Retired four-star Navy Admiral James Stavridis has 4,000 books in his home library. On one side of his business card his title reads: Dean, Fletcher School of Law and Diplomacy, Tufts University. On the other side, his favorite quote by Thomas Jefferson: “I cannot live without books.”

Stavridis spent more than 37 years in active service in the U.S. Navy, commanding destroyers and a carrier strike group in combat. He spent four years as the Allied Supreme Commander at NATO and has written books that are required reading at the U.S. Naval Academy. His love of books runs deep.

I caught up with Stavridis to talk about his new book, The Leader’s Bookshelf. “A personal bookshelf is critical to developing the ability to inspire others in the pursuit of worthy goals,” he says.

Stavridis makes the compelling argument that military leaders face many of the same challenges as leaders in business, government, academia, medicine, law and sciences: “Creating effective strategies, inspiring subordinates, communicating effectively, building collaborative teams, and developing innovative solutions to seemingly intractable problems.”

In our conversation, Stavridis offered three reasons why books help leaders become more effective, clear and inspiring communicators.

1. There are very few problems that are new challenges

“Almost always you can reach back in history (fiction, memoirs, biographies) and find a problem that is similar to the problem you face today,” says Stavridis.

As Stavridis prepared to take command of a Navy destroyer twenty years ago, he read the 20 classic sea of novels of Patrick O’Brian. By following captain Jack Aubrey in Master and Commander, Stavridis challenged himself and asked, What would I do in that situation?

Throughout history, leaders have used books to train for challenges. Caesar traveled with a library of scrolls. Napoleon brought boxes of books to battle. Admiral Chester Nimitz read classic sea stories during World War II, and the current U.S. Secretary of Defense, General James Mattis, is known for having one of the largest libraries of any military figure in modern history, says Stavridis.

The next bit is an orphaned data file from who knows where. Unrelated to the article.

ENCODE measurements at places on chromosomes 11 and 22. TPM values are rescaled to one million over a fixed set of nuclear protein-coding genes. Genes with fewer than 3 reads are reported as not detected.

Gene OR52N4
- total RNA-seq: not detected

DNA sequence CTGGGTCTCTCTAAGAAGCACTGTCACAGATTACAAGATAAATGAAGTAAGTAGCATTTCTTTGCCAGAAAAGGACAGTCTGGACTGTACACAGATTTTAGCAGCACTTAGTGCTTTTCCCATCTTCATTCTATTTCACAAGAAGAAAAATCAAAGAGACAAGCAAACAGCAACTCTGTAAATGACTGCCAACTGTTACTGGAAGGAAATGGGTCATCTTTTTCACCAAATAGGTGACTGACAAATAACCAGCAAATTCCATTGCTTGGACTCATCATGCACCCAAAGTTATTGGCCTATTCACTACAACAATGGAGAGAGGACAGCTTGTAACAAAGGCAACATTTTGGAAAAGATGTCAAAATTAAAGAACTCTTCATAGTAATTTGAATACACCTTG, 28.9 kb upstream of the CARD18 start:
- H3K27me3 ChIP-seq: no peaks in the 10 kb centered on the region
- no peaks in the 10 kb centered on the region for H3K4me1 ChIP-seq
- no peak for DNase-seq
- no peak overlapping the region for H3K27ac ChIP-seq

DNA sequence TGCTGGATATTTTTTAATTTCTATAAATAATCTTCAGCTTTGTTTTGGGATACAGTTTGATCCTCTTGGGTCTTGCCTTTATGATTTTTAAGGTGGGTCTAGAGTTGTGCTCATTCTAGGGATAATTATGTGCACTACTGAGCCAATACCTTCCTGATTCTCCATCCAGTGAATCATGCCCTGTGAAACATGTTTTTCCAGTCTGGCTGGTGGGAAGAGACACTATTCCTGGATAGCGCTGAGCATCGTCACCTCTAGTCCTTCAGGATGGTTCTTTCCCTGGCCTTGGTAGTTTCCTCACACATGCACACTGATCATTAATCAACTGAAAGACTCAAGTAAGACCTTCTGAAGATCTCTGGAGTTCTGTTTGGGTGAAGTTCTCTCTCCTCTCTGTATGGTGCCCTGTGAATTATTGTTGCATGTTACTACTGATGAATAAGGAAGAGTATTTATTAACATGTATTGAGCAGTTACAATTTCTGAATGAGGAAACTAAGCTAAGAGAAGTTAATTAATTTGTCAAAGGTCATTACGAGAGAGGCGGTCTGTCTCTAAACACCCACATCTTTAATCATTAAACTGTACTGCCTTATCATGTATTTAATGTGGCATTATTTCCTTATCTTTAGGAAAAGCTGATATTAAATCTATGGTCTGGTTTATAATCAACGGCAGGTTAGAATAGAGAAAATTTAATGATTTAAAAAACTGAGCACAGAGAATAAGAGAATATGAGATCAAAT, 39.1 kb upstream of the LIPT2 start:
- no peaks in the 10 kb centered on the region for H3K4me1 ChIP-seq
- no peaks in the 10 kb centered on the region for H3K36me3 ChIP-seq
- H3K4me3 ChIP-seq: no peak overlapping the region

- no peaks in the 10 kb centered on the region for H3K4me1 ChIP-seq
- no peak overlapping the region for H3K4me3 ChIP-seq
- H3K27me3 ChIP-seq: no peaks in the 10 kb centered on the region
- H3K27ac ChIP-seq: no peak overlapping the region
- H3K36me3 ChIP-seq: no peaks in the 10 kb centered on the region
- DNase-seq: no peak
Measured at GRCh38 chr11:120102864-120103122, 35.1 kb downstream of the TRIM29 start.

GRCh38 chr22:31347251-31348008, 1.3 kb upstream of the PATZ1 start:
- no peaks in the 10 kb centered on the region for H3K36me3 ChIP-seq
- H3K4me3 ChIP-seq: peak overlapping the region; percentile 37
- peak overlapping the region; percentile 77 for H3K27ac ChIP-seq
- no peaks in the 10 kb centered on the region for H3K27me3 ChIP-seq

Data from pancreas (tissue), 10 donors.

2. Reading enhances a leader’s ability to create powerful, emotional rhetoric to galvanize a team

“The heart of any leader’s suite of tools is communication.” The one book that’s always on Stavridis’ desk is an anthology of great speeches. “When I’m locked up on a communication idea, I’ll read an oration by Socrates, Churchill, FDR, or John F. Kennedy. Reading those speeches will unlock your own rhetoric. Leadership is creating an idea and convincing others that it matters and that it will solve a challenge. To do that you have to communicate the challenge, why it matters and a coherent way to address it.”

3. Reading good, crisp, well-written prose makes you a better writer

“Over time, I became a reasonably good writer because I was an inveterate reader as a child,” says Stavridis. “It’s very hard to teach someone to write, but by reading you become a better writer. Good leaders must be good communicators, and hard work of writing is best sharpened on the whetstone of reading.”

When I told Stavridis that I juggle two or three books a week—non-fiction, history, economics and biographies— he challenged me to read more fiction. Novels, he says, act as a “complex simulator” necessary for successful leadership. “Fiction is a simulator where you can imagine yourself in the challenge that the protagonist faces and you begin to imagine yourself in that situation,” says Stavridis.

Stavridis says novels allow him to learn, grow and develop as a leader, even at the age of 62. “When we stop to learn, we stop to live.” Stavridis believes some leaders do have natural gifts from birth, but great leaders are made. They practice to lead. “The single best way a leader can learn and grow is through reading.”